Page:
The Origins of Violence in Mexican Society

By Christina Jacqueline Johns | Go to book overview

Preface

The root of all violence is institutional violence. Oscar Arnulfo Romero, former archbishop of San Salvador Assassinated by the Salvadoran military while saying Mass, 24 March 1980

It is often helpful for researchers to explain how they came to look at specific problems and especially how they came to adopt a particular theoretical approach to the problems they study. When I began exploring violence in Mexico, my interest was not in state violence or the violence of the sixteenth century, but in contemporary criminal violence in Mexico. Even though Mexico has one of the highest rates of violent crime in the world, most criminological studies of violence have focused on North America, Britain, and Scandinavia. Any meaningful analysis of societal violence, however, has to extend beyond the bounds of advanced industrialized countries and include the study of violence in other less developed countries. The extraordinarily high rate of criminal violence in Mexico as reported in United Nations crime statistics indicated that Mexico was a good place to start. So I went to Mexico.

I spent a year traveling from Nuevo Laredo on the Texas border, to Mexico City, through central Mexico to Chiapas, to Yucatan and down into Guatemala. I visited prisons and jails; talked to judges, prisoners, newspaper reporters, governmental officials, and policemen; and spent untold hours looking at page after page of regional and national criminal statistics. Very quickly, however, I found myself confronted with the same kinds of method-

-ix-

Notes for this page

Add a new note
If you are trying to select text to create highlights or citations, remember that you must now click or tap on the first word, and then click or tap on the last word.
One moment ...
Default project is now your active project.
Project items

Items saved from this book

This book has been saved
Highlights (0)
Some of your highlights are legacy items.

Highlights saved before July 30, 2012 will not be displayed on their respective source pages.

You can easily re-create the highlights by opening the book page or article, selecting the text, and clicking “Highlight.”

Citations (0)
Some of your citations are legacy items.

Any citation created before July 30, 2012 will labeled as a “Cited page.” New citations will be saved as cited passages, pages or articles.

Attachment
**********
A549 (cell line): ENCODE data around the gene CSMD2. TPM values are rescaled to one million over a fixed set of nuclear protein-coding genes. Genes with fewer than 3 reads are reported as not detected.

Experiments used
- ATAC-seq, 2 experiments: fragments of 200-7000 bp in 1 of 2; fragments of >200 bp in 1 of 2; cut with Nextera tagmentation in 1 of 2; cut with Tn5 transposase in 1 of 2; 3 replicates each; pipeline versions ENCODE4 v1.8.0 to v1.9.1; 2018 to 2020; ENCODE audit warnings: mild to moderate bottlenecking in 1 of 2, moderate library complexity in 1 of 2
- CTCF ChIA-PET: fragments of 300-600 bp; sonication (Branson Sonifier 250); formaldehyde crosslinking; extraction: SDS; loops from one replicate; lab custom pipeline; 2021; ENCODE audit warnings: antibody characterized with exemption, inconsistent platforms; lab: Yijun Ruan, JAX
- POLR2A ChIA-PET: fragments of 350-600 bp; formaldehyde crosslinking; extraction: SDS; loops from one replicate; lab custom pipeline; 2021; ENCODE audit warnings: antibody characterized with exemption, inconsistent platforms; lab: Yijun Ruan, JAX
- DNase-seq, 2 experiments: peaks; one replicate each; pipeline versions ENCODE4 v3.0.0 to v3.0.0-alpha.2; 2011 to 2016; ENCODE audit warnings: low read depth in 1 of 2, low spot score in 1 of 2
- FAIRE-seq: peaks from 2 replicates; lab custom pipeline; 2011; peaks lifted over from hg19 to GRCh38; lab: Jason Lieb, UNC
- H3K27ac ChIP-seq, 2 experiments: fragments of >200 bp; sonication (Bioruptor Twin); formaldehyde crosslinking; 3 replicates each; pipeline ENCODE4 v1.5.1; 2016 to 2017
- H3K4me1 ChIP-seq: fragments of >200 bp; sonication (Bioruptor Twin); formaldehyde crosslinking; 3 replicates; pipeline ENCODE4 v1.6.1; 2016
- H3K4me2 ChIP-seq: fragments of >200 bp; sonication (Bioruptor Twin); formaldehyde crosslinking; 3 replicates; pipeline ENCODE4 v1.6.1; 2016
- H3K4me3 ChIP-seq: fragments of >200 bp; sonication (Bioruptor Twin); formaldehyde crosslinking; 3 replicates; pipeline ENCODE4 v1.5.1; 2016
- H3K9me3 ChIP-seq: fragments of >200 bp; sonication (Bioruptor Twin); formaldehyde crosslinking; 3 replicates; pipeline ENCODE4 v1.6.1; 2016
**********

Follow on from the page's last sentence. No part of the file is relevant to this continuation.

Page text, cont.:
We also added the ability to view new citations from your projects or the book or article where you created them.

Notes (0)
Bookmarks (0)

You have no saved items from this book

Project items include:
  • Saved book/article
  • Highlights
  • Quotes/citations
  • Notes
  • Bookmarks
Notes
Cite this page

Cited page

Style
Citations are available only to our active members.
Sign up now to cite pages or passages in MLA, APA and Chicago citation styles.

(Einhorn, 1992, p. 25)

(Einhorn 25)

1

1. Lois J. Einhorn, Abraham Lincoln, the Orator: Penetrating the Lincoln Legend (Westport, CT: Greenwood Press, 1992), 25, http://www.questia.com/read/27419298.

Cited page

Bookmark this page
The Origins of Violence in Mexican Society
Table of contents

Table of contents

  • Title Page iii
  • Contents vii
  • Preface ix
  • I - Introduction 1
  • 2 - The Rise of the Aztec State 17
  • Notes 30
  • 3 - The Aztec Social Formation in the Later Empire 31
  • 4 - Warfare in Aztec Mexico 51
  • SUMMARY 65
  • 5 - Forced Labor in Aztec Mexico 67
  • SUMMARY 80
  • 6 - Legal Sanctions in Aztec Mexico 81
  • SUMMARY 91
  • 7 - Aztec Human Sacrifice and the Politics of Fear 93
  • SUMMARY 107
  • 8 - Spain and the World Economy 109
  • 9 - Warfare in the Age of the Conquistador 133
  • SUMMARY 158
  • 10 - Forced Labor in Conquest Mexico 161
  • 11 - Legal Sanctions in Conquest Mexico 185
  • SUMMARY 197
  • 12 - Violence and the Colonial Heritage in Mexico 199
  • SUMMARY 210
  • References 211
  • Index 221
  • About the Author 225
Settings

Settings

Typeface
Text size Smaller Larger Reset View mode
Search within

Search within this book

Look up

Look up a word

  • Dictionary
  • Thesaurus
Please submit a word or phrase above.
Print this page

Print this page

Why can't I print more than one page at a time?

Help
Full screen
/ 228

matching results for page

    Questia reader help

    How to highlight and cite specific passages

    1. Click or tap the first word you want to select.
    2. Click or tap the last word you want to select, and you’ll see everything in between get selected.
    3. You’ll then get a menu of options like creating a highlight or a citation from that passage of text.

    OK, got it!

    Cited passage

    Style
    Citations are available only to our active members.
    Sign up now to cite pages or passages in MLA, APA and Chicago citation styles.

    "Portraying himself as an honest, ordinary person helped Lincoln identify with his audiences." (Einhorn, 1992, p. 25).

    "Portraying himself as an honest, ordinary person helped Lincoln identify with his audiences." (Einhorn 25)

    "Portraying himself as an honest, ordinary person helped Lincoln identify with his audiences."1

    1. Lois J. Einhorn, Abraham Lincoln, the Orator: Penetrating the Lincoln Legend (Westport, CT: Greenwood Press, 1992), 25, http://www.questia.com/read/27419298.

    Cited passage

    Thanks for trying Questia!

    Please continue trying out our research tools, but please note, full functionality is available only to our active members.

    Your work will be lost once you leave this Web page.

    For full access in an ad-free environment, sign up now for a FREE, 1-day trial.

    Already a member? Log in now.